By: Frank Holder
As Chairman of the Latin America region for a global business advisory firm, Frank Holder is more qualified than most to examine the current financial circumstances in Mexico and explain what they may mean for the country going forward.
A recent news article from Reuters reports that the economy in Mexico recently saw its first contraction in four years when a weak demand for exports, sluggish consumption, and a low rate of government spending made their impacts felt during the second quarter. This prompted the Mexican government to reduce its outlook for the rest of 2013 from its initial prediction of 3.1 percent to just 1.8 percent.
"The new estimates for Mexico's 2013 economic growth of 1.8 percent from the Mexican government were followed by Banamex cutting its growth estimate to 1.2 percent on Wednesday, following Bancomer's new estimate of 1.3 percent," reports Frank Holder. "Finance Minister Luis Videgaray was upbeat, predicting the economy will rebound in 2014 and grow by 4 percent, boosted by exports to a recovering United States."
According to the article, the United States Federal Reserve has recently signaled a potential dialing back of monetary stimulation in the form of buying bonds. Following these signals, currencies in emerging markets have come under an increase in pressure. But while Minister Videgaray admits that this withdrawal of funds increases the volatility of the market, beyond that, it actually presents good news for Mexico's economy, as economic recovery in the United States should translate into an increase in exports for Mexico to their northern neighbor.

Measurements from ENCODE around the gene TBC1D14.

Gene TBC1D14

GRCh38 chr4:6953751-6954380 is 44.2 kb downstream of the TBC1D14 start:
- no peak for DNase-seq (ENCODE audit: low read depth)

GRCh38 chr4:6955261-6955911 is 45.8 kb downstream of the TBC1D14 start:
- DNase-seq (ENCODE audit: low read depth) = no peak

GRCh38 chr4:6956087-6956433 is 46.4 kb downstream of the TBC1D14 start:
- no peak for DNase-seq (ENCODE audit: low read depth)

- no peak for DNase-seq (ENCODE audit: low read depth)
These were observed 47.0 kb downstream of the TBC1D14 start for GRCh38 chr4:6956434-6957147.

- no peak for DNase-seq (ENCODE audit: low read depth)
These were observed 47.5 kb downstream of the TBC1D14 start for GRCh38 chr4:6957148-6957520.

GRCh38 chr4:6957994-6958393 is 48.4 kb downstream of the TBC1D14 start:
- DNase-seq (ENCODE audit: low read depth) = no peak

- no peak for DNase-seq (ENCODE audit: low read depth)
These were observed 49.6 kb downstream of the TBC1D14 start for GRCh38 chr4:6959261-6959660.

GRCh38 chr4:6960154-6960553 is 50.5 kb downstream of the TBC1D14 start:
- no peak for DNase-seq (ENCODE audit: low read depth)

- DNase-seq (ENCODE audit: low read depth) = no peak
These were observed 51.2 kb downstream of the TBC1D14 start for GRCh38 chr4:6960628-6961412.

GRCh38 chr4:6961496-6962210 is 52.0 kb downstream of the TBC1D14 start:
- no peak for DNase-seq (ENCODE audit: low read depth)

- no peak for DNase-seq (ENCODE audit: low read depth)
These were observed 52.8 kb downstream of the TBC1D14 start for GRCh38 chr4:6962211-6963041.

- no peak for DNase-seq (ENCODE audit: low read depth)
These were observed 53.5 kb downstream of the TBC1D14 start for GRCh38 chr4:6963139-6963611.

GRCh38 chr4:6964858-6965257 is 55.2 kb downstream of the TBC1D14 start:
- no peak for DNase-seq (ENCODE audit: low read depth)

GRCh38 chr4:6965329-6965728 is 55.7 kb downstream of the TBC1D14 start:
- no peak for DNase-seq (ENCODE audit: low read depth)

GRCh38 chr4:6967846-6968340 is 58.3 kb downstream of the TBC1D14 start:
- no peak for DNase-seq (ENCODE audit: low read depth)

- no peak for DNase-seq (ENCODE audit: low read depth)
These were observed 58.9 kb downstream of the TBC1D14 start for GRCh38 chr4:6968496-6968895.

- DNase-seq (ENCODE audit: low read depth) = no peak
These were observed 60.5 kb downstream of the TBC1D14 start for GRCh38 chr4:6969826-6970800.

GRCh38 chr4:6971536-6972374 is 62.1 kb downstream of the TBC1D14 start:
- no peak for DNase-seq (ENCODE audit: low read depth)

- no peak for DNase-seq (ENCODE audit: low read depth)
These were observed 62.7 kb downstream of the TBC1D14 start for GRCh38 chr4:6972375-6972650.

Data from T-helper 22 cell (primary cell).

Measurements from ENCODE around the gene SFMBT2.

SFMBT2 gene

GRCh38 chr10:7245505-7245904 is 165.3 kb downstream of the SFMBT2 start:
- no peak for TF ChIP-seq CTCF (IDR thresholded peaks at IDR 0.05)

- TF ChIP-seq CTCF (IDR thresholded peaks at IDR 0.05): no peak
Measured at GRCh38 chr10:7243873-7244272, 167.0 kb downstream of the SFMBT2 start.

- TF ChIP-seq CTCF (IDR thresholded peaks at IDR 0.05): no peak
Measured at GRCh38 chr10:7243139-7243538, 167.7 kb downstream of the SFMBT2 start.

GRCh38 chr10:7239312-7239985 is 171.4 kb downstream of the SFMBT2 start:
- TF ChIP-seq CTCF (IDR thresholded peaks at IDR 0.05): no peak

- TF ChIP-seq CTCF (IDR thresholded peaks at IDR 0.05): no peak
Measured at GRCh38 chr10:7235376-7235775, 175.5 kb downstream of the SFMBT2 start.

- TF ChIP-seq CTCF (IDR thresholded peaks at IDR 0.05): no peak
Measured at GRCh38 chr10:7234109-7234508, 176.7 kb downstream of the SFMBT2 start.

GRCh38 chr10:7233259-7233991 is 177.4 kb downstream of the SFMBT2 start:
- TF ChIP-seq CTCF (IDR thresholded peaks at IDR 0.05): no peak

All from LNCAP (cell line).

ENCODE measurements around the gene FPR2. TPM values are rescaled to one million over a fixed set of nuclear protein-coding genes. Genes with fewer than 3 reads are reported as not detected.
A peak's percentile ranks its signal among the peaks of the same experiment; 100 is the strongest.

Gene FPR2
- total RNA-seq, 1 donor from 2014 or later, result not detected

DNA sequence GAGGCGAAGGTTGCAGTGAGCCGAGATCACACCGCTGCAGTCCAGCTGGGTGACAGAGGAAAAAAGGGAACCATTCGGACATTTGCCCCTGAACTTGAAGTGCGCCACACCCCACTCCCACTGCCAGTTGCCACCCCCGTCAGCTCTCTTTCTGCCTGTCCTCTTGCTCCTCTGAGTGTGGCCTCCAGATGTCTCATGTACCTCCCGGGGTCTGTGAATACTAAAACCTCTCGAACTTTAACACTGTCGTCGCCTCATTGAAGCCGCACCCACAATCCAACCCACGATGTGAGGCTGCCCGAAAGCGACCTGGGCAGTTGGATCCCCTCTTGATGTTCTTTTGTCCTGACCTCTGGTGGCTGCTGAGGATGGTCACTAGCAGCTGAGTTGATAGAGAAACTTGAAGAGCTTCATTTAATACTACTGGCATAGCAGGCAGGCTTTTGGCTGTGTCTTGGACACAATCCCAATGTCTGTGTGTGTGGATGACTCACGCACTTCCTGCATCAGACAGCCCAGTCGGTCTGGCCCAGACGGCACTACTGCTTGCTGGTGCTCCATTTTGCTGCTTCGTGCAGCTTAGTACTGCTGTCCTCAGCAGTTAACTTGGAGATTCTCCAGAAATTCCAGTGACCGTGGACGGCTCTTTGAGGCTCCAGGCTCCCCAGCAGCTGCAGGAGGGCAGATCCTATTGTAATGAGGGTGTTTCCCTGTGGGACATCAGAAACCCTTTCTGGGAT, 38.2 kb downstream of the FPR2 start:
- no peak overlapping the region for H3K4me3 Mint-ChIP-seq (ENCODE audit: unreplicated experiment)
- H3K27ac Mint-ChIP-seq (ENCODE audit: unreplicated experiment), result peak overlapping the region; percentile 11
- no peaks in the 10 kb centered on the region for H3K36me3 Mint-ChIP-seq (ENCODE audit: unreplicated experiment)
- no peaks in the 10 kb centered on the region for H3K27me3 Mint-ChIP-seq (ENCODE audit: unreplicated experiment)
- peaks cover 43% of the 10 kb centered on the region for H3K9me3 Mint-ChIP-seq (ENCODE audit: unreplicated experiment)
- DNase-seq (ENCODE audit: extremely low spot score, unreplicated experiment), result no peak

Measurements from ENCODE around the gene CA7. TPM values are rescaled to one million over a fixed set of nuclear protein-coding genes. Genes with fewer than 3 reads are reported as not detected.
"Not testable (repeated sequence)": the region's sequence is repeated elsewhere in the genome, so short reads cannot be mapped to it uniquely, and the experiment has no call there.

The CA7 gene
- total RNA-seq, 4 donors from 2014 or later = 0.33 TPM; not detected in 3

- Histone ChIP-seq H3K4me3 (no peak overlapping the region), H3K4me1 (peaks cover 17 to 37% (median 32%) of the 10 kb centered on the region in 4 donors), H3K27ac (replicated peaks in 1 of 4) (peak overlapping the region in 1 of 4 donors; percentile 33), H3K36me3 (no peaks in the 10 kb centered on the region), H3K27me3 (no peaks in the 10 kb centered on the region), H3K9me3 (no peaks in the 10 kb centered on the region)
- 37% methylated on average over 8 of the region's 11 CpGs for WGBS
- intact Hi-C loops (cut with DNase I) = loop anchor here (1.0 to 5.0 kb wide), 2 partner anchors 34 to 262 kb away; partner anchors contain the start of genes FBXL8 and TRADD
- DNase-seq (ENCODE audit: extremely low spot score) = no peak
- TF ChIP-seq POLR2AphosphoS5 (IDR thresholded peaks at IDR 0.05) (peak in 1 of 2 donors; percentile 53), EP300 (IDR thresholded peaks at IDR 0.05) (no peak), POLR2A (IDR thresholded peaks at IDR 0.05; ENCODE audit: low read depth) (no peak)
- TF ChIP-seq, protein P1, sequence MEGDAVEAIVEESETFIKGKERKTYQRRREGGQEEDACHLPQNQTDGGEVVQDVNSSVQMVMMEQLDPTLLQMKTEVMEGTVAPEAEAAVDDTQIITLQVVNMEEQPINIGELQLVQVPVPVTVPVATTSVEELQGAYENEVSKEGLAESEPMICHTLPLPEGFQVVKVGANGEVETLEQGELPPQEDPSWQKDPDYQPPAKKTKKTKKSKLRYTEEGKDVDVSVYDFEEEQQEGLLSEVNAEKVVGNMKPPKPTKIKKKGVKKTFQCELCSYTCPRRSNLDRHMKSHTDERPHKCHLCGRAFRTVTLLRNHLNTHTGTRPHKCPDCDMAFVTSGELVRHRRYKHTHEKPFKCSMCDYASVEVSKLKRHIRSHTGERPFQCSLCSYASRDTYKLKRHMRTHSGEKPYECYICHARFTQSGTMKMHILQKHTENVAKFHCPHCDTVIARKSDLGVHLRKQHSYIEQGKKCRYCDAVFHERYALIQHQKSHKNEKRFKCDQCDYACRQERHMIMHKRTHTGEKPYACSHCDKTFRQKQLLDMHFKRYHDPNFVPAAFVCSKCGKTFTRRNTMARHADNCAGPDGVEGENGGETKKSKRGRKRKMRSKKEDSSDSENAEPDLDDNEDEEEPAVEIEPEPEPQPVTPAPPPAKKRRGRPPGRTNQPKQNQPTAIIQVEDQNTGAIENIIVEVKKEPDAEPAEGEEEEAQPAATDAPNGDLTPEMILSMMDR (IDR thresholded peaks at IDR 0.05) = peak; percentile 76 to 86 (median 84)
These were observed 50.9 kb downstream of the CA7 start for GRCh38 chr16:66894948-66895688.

"While it is too early to know for sure how the U.S. economy will do, there are reasons to be optimistic," reports Frank Holder. "Videgaray predicted government spending will grow. The Mexican government has some say in spending, but changes in oil investment rules could also give a boost to the country's economy, spurring interest and activity from foreign and domestic investors."
All in all, says Holder, despite the recent economic worry, the outlook for Mexico going forward is still potentially very positive. However, there is always room for aberration in even the surest of predictions. Because of this, says Frank Holder, while Mexico's economic outlook for the rest of the year looks promising, it becomes uncertain once again if one looks too far into the future.